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The PSNet Collection: All Content

The AHRQ PSNet Collection comprises an extensive selection of resources relevant to the patient safety community. These resources come in a variety of formats, including literature, research, tools, and Web sites. Resources are identified using the National Library of Medicine’s Medline database, various news and content aggregators, and the expertise of the AHRQ PSNet editorial and technical teams.

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Displaying 1 - 11 of 11 Results
Gagliardi AR, Ducey A, Lehoux P, et al. BMJ Qual Saf. 2017;27.
Regulatory agencies rely on physician reports of adverse events associated with medical devices in order to identify safety concerns. This qualitative interview study found that most physicians who implant devices do not regularly report adverse events related to particular devices. The authors recommend that postmarketing surveillance of medical devices be redesigned to foster detection of adverse events.
Gagliardi AR, Lehoux P, Ducey A, et al. PLoS One. 2017;12:e0174934.
Conflict of interest between health care providers and for-profit industry represents a patient safety concern. This qualitative study examined the relationship between physicians who use implantable devices and the device manufacturer representatives. Although physicians reported being vigilant in their relationship with device representatives and recognized the potential for conflicts of interest, device representatives were often present for implantations.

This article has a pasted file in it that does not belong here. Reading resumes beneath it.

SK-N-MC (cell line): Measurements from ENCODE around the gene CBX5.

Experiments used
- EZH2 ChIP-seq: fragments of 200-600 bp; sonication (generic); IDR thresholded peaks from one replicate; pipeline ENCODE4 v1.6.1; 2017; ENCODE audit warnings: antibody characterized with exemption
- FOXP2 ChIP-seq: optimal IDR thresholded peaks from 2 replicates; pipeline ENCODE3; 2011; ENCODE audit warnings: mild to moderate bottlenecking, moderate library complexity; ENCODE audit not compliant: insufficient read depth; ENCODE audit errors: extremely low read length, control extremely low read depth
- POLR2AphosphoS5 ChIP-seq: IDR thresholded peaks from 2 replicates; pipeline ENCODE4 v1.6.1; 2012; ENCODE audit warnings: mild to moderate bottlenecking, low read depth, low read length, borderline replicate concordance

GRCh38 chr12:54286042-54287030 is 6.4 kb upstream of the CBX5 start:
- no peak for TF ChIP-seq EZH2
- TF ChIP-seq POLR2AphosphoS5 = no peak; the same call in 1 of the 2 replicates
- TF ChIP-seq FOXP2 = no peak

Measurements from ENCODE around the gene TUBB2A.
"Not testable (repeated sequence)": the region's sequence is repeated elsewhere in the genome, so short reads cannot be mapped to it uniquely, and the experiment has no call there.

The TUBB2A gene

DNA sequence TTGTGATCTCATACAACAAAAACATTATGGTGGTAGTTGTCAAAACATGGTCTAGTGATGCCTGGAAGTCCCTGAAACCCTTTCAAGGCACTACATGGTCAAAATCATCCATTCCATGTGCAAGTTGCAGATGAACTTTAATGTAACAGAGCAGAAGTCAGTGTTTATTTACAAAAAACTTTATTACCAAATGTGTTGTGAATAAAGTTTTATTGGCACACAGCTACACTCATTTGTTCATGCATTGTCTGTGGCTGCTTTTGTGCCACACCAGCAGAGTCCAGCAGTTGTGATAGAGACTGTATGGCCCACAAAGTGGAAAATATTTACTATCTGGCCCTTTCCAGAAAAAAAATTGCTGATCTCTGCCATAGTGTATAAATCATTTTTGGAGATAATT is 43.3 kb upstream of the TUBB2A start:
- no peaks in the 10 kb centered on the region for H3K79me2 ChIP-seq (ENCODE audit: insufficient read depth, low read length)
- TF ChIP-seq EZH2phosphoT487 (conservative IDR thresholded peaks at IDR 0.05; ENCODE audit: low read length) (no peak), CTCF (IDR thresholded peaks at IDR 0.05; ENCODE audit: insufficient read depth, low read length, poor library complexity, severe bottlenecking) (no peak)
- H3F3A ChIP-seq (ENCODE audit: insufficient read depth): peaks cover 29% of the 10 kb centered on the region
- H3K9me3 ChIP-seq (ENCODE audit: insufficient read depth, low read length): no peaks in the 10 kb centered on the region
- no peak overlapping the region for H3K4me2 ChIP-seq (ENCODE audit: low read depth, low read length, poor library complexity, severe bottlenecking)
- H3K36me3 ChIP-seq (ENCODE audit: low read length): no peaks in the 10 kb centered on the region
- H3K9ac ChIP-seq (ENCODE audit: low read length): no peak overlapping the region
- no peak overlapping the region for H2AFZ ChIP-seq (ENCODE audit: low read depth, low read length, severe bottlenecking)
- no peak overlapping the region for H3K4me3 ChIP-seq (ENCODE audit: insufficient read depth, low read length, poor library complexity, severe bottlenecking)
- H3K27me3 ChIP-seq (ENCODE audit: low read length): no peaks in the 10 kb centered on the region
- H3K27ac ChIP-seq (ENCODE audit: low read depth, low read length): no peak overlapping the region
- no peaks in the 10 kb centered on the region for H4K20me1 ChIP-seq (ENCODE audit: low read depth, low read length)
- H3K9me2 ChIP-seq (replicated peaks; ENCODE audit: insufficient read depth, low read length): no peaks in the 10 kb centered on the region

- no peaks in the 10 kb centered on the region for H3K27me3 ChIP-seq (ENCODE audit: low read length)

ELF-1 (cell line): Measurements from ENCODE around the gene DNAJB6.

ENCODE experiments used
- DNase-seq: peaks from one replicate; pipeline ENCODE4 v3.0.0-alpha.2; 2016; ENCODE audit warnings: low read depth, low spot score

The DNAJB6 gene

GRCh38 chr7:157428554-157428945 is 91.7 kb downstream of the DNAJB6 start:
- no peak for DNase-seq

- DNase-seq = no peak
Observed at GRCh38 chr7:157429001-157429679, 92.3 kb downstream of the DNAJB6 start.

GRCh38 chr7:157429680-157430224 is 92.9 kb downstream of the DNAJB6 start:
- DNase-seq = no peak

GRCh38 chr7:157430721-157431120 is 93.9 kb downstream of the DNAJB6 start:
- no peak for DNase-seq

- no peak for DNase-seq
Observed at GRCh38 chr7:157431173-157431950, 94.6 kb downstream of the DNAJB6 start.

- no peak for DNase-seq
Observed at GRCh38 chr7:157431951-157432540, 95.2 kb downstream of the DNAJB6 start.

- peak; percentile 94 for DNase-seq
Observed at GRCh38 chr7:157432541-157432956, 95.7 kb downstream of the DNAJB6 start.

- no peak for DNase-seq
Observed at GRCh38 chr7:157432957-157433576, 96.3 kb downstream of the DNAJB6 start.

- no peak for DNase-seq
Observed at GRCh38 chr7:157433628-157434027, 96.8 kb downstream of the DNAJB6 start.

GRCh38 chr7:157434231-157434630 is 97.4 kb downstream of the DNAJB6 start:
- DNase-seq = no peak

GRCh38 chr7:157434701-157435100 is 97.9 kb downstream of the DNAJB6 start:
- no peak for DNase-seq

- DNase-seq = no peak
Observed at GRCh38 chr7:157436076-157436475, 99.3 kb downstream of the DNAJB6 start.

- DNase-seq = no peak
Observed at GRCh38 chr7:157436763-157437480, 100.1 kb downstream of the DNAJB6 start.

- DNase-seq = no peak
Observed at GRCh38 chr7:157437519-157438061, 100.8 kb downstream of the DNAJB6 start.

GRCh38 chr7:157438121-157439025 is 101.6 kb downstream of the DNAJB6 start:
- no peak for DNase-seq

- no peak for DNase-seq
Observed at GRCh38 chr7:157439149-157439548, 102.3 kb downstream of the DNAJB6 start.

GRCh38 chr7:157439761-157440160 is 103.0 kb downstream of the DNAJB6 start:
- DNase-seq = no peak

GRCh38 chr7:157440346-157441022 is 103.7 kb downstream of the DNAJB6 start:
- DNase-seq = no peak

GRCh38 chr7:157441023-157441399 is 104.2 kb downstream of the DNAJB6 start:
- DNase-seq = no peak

WebM&M Case February 1, 2017
… Understand how modern digital technology may encourage a superficial analysis of information. Appreciate that order … Fam Pract Manag. 2001;8:49-51. [go to PubMed] 4. Krive J, Shoolin JS, Zink SD. Effectiveness of evidence-based … at] 9. White RE, Trbovich PL, Easty AC, Savage P, Trip K, Hyland S. Checking it twice: an evaluation of checklists …
Prakash V, Koczmara C, Savage P, et al. BMJ Qual Saf. 2014;23:884-92.
This study used high-fidelity simulation to evaluate the impact of several interventions on preventing medication administration errors by chemotherapy nurses. Interventions with a basis in human factors engineering principles appeared to be highly effective at reducing errors related to interruptions.
White R, Cassano-Piché A, Fields A, et al. J Oncol Pharm Pract. 2014;20:40-6.
A fatal chemotherapy medication error prompted this thorough examination of ambulatory intravenous chemotherapy processes in Canada. This study uncovered potential preparation errors that were previously unrecognized and could lead to serious patient harms.
White RE, Trbovich PL, Easty AC, et al. Qual Saf Health Care. 2010;19:562-7.
This study describes the development and implementation of checklists to prevent chemotherapy errors. The authors raise the challenge of using checklists to balance safe completion of mechanistic tasks with those that require abstract clinical problem-solving.